For four decades, the armed organisation Eta has waged a bloody campaign for independence for the seven regions in northern Spain and south-west France that Basque separatists claim as their own.
In April 2017 the militant group revealed the locations of its weapons caches, and said it had completely disarmed.
But the Spanish government said the group would “get nothing” in exchange. It demanded that Eta “disarm and dissolve itself”.
Its announcement followed a decision on 5 September 2010 not to carry out further attacks. In January 2011, it declared a permanent and “internationally verifiable” ceasefire but refused to disarm.
The group – which killed more than 800 people and wounded thousands in more than 40 years of violence – aimed at Basque independence. It had declared at least two ceasefires before, but abandoned them both.
Euskadi Ta Azkatasuna, Eta, whose name stands for Basque Homeland and Freedom, first emerged in the 1960s as a student resistance movement bitterly opposed to General Franco’s repressive military dictatorship.
Under Franco the Basque language was banned, their distinctive culture suppressed, and intellectuals imprisoned and tortured for their political and cultural beliefs.
The Basque country saw some of the fiercest resistance to Franco. His death in 1975 changed all that, and the transition to democracy brought the region of two million people home rule.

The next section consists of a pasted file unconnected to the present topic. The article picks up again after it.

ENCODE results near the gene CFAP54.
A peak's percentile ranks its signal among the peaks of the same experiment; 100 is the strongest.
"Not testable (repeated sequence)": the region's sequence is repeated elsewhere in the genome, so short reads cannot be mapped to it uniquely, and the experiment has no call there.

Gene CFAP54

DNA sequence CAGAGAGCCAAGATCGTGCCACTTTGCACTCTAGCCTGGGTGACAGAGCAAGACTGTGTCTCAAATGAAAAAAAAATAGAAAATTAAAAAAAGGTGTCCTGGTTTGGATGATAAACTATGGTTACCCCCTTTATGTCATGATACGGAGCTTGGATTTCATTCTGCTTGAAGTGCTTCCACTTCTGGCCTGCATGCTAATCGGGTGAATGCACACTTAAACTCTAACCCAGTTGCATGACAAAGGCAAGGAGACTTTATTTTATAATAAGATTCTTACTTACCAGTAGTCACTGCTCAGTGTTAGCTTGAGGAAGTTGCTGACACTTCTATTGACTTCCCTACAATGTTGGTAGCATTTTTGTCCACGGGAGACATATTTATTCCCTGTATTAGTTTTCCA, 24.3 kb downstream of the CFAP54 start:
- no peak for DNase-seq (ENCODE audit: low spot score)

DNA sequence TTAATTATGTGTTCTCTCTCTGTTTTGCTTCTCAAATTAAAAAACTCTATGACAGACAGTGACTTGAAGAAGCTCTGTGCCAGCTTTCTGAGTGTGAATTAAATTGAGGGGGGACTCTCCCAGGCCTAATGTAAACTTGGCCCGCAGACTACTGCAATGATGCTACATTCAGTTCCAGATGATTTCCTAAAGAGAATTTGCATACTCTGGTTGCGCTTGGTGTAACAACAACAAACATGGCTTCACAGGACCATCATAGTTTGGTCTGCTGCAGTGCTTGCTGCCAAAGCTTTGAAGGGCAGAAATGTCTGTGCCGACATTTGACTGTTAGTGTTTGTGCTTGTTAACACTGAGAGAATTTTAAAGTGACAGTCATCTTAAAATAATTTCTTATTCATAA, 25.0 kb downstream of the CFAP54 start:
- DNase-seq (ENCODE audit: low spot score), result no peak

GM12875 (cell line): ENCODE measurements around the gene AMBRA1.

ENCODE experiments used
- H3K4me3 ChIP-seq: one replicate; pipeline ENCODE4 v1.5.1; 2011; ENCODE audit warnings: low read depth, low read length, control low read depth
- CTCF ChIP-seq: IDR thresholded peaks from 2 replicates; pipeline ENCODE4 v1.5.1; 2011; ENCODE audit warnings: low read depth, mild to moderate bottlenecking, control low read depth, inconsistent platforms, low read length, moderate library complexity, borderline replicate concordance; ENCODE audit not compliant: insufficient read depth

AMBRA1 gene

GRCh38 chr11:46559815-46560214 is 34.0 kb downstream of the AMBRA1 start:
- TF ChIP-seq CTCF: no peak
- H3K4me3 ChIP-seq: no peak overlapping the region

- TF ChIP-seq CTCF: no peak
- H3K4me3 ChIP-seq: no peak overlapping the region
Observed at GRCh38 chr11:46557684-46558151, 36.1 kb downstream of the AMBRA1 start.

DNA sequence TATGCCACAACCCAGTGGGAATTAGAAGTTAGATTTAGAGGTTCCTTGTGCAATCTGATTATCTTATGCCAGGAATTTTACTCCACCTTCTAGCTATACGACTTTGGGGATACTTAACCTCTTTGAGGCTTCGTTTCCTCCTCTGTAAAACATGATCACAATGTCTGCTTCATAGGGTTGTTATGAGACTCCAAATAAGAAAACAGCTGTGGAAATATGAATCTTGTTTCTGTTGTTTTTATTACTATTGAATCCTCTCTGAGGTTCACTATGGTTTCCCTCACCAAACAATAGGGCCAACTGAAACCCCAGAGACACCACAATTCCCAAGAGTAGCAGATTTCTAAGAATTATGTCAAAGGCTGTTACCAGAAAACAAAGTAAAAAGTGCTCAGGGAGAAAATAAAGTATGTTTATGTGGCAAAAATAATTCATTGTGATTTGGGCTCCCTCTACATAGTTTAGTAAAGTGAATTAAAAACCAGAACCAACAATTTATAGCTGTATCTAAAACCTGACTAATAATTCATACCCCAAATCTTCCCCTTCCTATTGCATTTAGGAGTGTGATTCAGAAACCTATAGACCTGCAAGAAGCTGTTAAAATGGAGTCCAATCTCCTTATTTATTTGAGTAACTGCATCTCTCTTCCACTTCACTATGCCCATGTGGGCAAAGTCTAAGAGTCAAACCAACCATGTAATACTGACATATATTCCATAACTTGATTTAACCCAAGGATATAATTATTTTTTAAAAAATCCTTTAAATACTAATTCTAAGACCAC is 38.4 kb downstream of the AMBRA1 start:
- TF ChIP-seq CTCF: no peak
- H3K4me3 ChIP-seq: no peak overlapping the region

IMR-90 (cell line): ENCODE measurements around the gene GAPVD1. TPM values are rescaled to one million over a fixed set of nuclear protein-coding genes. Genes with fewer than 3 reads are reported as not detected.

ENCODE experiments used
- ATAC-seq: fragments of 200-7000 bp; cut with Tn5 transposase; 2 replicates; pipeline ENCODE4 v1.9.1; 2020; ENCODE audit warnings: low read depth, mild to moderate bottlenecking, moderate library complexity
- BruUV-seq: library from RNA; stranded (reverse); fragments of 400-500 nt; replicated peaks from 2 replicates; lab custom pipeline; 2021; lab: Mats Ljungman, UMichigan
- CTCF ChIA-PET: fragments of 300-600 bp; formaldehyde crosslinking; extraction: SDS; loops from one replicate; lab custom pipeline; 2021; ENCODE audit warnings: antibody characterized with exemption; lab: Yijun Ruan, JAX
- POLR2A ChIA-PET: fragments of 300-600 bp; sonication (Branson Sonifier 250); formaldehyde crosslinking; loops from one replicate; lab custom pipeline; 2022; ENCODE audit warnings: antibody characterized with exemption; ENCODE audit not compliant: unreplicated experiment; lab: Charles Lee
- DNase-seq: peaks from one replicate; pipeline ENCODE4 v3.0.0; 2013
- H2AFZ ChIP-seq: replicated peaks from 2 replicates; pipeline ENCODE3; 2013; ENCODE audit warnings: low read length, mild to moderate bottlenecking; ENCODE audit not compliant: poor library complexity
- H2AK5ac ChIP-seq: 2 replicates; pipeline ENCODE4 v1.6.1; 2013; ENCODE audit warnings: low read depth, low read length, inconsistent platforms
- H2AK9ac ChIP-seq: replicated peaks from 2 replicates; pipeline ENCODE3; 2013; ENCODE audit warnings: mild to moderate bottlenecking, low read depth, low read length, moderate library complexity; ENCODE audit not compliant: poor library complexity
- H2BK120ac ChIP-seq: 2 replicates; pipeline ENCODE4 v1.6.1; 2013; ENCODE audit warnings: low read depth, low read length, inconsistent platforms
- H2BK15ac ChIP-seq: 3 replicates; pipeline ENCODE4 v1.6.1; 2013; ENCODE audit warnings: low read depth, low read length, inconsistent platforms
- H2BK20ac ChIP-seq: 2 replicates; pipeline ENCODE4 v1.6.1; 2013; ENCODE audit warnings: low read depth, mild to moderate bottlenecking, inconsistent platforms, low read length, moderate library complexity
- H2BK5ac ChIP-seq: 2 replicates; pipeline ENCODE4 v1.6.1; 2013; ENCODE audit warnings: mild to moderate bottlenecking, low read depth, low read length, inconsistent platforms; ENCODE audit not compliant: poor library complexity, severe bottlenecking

But despite the fact that Spain’s Basque country today enjoys more autonomy than any other – it has its own parliament, police force, controls education and collects its own taxes – Eta and its hardline supporters have remained determined to push for full independence.
Its violent campaign has led to more than 820 deaths over the last 40 years, many of them members of the Guardia Civil, Spain’s national police force, and both local and national politicians who are opposed to Eta’s separatist demands.
However, in recent years the group has been under pressure. Although it has mounted occasional attacks, experts believe that concerted political and police action has squeezed its capabilities.
Certainly the days in the late 1970s, when the group was able to kill 100 people per year on average – just as Spain was awakening from a long dictatorship and moving towards democracy – appear to be long past.
After three people were killed in 2003, Eta refrained from any other deadly attacks until the last days of 2006.
The Eta of today has some logistical networks in France and a pool of a few hundred youths scattered across the borders of the Basque Country, in France and Spain, willing to engage in deadly missions.
French and Spanish police have sought to reduce Eta’s capability and the Spanish government and judiciary have banned the political wing of the movement, which seeks an independent state for the Basques.
The logic for banning the political wing, which has operated for the last decade under different names – Herri Batasuna, Euskal Herritarrok, Batasuna – is that both wings are inextricably linked.
Banning the political branch, it was hoped, would reduce the flow of funds and support to Eta units, and prevent it gaining political representation.